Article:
Diiron monophosphide

  • Di-iron phosphide
  • Ferrous phosphide
  • Iron phosphide
Formula
Fe2P
Structure
Description
Gray, hexagonal needles or blue-gray powder.
Uses
Iron & steel manufacture.

Registry Numbers and Inventories.
CAS
1310-43-6
EC (EINECS/ELINCS)
215-178-7
Merck
12,4102
Beilstein/Gmelin
9253 (G)
Canada DSL/NDSL
DSL
US TSCA
Listed
Austrailia AICS
Listed
Japan ENCS (MITI)
Listed
Korea ECL
Listed

Properties.
Formula
Fe2P
Formula mass
142.66
Melting point, °C
1420
Density
6.85 g/cm3 (20 C)
Solubility in water
insoluble

Hazards and Protection.
Storage
Keep in a cool, dry, dark location in a tightly sealed container or cylinder. Keep away from incompatible materials, ignition sources and untrained individuals. Secure and label area. Protect containers/cylinders from physical damage.
Handling
All chemicals should be considered hazardous. Avoid direct physical contact. Use appropriate, approved safety equipment. Untrained individuals should not handle this chemical or its container. Handling should occur in a chemical fume hood.
Protection
Chemical splash goggles in compliance with OSHA regulations are advised; however, OSHA regulations also permit other type safety glasses. Whre chemical resistant gloves. To prevent repeated or prolonged skin contact, wear impervious clothing and boots.
Respirators
Use NIOSH/MSHA approved respirator appropriate for exposure of concern.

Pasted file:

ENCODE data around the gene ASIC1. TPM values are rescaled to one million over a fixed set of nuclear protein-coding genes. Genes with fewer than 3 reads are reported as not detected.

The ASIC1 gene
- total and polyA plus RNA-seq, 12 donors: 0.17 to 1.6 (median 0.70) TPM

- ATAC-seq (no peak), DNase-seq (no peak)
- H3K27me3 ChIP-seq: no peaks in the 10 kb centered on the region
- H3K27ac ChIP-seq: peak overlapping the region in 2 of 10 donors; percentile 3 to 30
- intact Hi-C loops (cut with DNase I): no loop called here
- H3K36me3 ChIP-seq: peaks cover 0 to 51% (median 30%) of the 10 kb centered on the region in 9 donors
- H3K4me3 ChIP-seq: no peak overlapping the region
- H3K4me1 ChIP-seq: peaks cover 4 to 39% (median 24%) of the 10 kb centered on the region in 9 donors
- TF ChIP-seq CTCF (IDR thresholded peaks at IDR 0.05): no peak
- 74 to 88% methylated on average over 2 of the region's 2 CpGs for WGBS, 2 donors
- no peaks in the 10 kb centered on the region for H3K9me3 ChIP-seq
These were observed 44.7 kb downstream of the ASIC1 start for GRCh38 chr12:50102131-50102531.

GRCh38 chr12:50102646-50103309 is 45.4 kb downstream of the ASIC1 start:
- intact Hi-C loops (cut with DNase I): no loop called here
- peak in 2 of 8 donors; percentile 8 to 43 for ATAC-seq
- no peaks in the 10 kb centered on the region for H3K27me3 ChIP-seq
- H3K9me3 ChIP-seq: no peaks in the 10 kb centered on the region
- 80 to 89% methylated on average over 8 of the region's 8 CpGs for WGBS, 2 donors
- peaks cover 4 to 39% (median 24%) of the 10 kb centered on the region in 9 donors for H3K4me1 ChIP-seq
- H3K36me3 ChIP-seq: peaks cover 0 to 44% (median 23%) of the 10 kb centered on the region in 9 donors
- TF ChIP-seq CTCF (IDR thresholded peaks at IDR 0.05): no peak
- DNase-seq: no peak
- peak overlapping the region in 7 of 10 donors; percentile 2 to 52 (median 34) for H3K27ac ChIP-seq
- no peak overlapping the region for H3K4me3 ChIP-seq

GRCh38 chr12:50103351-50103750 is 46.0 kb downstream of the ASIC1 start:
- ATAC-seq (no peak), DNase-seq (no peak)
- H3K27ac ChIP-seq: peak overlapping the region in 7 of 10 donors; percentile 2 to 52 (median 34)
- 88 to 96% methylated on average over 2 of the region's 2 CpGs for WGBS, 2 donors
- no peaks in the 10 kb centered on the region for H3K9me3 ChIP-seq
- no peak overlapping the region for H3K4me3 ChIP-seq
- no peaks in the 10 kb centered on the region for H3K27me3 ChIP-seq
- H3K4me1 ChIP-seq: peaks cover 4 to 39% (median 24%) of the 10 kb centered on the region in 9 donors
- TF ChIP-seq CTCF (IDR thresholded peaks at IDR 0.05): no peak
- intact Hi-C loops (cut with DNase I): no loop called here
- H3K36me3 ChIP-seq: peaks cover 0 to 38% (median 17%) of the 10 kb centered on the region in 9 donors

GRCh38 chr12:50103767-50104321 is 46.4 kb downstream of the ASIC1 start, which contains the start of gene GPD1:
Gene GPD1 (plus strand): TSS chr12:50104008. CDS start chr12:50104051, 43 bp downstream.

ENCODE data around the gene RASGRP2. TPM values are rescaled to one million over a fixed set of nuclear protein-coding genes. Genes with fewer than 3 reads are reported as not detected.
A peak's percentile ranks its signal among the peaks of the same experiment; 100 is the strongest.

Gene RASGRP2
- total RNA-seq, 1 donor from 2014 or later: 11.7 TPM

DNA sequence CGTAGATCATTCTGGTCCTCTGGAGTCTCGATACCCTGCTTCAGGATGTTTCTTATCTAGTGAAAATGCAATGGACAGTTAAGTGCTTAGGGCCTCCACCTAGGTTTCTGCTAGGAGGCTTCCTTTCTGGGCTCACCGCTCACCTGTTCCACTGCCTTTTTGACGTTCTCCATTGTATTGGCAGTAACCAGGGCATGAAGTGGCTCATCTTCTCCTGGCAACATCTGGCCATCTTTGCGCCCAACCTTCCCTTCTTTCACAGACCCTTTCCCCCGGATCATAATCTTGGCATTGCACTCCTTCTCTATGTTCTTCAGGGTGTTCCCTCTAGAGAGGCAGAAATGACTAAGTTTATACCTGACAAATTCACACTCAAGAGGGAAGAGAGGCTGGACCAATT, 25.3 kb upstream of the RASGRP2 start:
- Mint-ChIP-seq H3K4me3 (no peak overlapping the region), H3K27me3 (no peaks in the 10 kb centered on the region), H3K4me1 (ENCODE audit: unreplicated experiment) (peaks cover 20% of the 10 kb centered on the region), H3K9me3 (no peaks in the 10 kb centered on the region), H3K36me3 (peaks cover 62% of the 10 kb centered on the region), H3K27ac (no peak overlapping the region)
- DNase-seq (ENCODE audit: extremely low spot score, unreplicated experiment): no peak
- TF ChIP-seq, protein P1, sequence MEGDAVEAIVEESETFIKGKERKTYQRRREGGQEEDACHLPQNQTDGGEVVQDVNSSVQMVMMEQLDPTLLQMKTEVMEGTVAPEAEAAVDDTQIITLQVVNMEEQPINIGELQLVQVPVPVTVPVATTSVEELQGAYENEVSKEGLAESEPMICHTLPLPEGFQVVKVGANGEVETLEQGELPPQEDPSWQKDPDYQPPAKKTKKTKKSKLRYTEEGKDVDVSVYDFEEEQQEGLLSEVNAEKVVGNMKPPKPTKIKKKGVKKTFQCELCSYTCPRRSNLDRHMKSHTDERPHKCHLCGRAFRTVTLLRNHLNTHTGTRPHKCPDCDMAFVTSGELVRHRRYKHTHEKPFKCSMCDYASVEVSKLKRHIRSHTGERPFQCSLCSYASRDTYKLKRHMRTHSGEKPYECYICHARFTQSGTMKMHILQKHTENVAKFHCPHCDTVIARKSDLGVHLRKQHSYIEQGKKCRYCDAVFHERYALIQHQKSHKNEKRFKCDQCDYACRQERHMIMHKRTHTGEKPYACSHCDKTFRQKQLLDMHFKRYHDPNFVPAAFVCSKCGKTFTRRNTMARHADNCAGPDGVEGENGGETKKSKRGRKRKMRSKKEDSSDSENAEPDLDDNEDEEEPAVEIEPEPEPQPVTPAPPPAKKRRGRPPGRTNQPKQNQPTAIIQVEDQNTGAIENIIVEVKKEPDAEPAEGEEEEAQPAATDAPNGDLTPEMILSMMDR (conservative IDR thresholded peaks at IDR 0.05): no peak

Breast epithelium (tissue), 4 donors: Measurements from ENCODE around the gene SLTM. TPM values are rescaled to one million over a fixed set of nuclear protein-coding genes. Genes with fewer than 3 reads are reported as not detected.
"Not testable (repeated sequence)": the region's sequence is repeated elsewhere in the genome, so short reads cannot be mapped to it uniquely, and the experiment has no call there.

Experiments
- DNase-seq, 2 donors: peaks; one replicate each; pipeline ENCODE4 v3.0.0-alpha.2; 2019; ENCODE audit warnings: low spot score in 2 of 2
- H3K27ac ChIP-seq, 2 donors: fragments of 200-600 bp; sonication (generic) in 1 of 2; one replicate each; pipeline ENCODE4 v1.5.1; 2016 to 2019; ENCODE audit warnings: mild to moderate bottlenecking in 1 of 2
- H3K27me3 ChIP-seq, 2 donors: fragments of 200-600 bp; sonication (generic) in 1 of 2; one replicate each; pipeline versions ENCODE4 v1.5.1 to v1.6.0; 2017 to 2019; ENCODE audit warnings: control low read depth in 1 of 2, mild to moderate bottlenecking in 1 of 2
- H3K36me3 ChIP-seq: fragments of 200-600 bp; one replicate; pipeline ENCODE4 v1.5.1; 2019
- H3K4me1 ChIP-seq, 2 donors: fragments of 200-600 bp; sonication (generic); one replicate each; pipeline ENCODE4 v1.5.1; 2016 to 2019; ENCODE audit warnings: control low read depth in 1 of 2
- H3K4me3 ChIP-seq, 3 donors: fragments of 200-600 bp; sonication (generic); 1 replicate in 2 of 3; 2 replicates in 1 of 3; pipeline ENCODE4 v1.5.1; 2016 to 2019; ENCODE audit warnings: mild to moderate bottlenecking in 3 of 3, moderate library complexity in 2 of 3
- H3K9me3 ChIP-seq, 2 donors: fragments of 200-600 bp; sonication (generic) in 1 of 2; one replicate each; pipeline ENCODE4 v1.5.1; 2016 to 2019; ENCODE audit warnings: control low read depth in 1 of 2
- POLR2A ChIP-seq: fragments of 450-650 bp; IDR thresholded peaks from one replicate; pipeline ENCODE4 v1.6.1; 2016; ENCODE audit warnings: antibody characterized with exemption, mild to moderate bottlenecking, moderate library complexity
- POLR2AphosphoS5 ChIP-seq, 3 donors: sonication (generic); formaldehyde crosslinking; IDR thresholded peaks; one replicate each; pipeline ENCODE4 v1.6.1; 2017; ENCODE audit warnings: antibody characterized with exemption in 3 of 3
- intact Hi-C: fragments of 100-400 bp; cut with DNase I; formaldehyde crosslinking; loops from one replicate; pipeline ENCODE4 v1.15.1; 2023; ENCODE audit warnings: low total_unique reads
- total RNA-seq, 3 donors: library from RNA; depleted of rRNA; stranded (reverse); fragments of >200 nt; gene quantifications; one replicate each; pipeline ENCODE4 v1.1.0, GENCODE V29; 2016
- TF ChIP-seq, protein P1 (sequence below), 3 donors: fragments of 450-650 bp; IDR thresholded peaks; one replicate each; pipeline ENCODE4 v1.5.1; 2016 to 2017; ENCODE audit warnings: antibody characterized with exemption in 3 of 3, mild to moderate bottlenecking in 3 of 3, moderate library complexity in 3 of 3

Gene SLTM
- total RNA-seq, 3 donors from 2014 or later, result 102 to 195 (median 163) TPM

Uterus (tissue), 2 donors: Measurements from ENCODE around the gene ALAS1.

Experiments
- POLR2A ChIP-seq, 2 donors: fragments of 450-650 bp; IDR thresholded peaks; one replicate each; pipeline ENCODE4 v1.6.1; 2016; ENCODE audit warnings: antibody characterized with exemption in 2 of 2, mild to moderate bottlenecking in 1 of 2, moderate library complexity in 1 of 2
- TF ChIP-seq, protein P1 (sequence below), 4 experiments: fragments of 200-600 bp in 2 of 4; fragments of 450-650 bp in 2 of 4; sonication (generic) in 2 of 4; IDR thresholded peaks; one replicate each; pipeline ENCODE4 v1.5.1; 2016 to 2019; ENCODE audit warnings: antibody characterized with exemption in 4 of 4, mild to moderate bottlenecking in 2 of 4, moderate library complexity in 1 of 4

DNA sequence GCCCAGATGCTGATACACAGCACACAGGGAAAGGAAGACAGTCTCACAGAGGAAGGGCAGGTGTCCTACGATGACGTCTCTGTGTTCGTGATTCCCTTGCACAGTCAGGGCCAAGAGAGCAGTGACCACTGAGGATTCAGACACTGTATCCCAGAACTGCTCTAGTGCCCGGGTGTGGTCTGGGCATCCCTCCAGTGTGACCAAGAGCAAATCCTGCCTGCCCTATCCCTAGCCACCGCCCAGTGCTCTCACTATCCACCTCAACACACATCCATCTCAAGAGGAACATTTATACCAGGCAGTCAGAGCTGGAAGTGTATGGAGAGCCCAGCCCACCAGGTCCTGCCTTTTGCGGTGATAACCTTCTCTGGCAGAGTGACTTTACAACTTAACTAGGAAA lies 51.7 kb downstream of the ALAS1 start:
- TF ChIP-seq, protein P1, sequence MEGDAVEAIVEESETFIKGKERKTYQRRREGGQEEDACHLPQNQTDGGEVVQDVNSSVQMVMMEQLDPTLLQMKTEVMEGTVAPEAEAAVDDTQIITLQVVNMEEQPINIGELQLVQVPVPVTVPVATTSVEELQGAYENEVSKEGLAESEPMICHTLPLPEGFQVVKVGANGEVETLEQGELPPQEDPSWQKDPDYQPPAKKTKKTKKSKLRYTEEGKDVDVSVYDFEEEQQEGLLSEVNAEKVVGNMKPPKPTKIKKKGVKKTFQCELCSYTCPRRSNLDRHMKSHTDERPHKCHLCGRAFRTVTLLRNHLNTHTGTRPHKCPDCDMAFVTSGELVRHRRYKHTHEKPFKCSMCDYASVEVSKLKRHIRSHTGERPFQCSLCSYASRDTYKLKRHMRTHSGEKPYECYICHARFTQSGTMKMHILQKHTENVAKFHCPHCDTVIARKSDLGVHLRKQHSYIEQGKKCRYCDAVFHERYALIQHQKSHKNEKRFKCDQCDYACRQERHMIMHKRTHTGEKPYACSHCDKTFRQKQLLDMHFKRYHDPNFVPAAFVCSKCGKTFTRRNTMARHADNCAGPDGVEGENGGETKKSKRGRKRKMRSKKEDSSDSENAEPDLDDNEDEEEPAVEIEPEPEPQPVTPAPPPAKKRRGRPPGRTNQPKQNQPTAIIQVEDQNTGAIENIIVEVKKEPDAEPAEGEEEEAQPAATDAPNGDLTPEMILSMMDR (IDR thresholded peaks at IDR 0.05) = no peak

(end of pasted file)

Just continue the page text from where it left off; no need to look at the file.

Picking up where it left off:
Small spills/leaks
Evacuate area and ventilate. Wear protective equipment. If required, use an inert absrobent. Sweep up and place in an appropriate container for disposal. Wash contaminated surfaces.
Stability
No data.
Incompatibilities
Strong oxidizing agents.

Fire.
Fire fighting
Wear a self-contained breathing apparatus in pressure-demand, MSHA/NIOSH (approved or equivalent), and full protective gear. During a fire, irritating and highly toxic gases may be generated by thermal decomposition or combustion. Use agent most appropriate to extinguish fire.
Fire potential
Evolves. Flammable products on exposure to moisture or acids.

Health.
Exposure effects
Blood pressure may be decreased following an iron overdose. Lethargy, restlessness or confusion may be seen early in the poisoning. Convulsions and coma may occur in later phases. Case reports of pregnant women who have received early aggressive treatment (decontamination and/or deferoxamine) have described good fetal outcomes.
   Ingestion
Nausea, vomiting, diarrhea and gastrointestinal hemorrhage may develop.
   Inhalation
Noncardiogenic pulmonary edema may develop with severe intoxication.
   Skin
Severe thermal burn with ferrous sulfate slurry has caused classical symptoms of ingested iron poisoning.

First aid
 
   Ingestion
The possible benefit of early removal of some ingested material by cautious gastric lavage must be weighed against potential complications of bleeding or perforation. Activated charcoal activated charcoal binds most toxic agents and can decrease their systemic absorption if administered soon after ingestion. Activated charcoal: administer charcoal as a slurry (240 ml water/30 g charcoal). Usual dose: 25 to 100 g in adults/adolescents.
   Inhalation
If symptoms develop, move individual away from exposure and into fresh air. If symptoms persist, seek medical attention. If breathing is difficult, administer oxygen. Keep person warm and quiet; seek immediate medical attention.
   Skin
Remove contaminated clothing. Wash exposed area with soap and water. If symptoms persist, seek medical attention. Launder clothing before reuse.
   Eyes
If symptoms develop, immediately move individual away from exposure and into fresh air. Flush eyes gently with water for at least 15 minutes while holding eyelids apart; seek immediate medical attention.

Transport.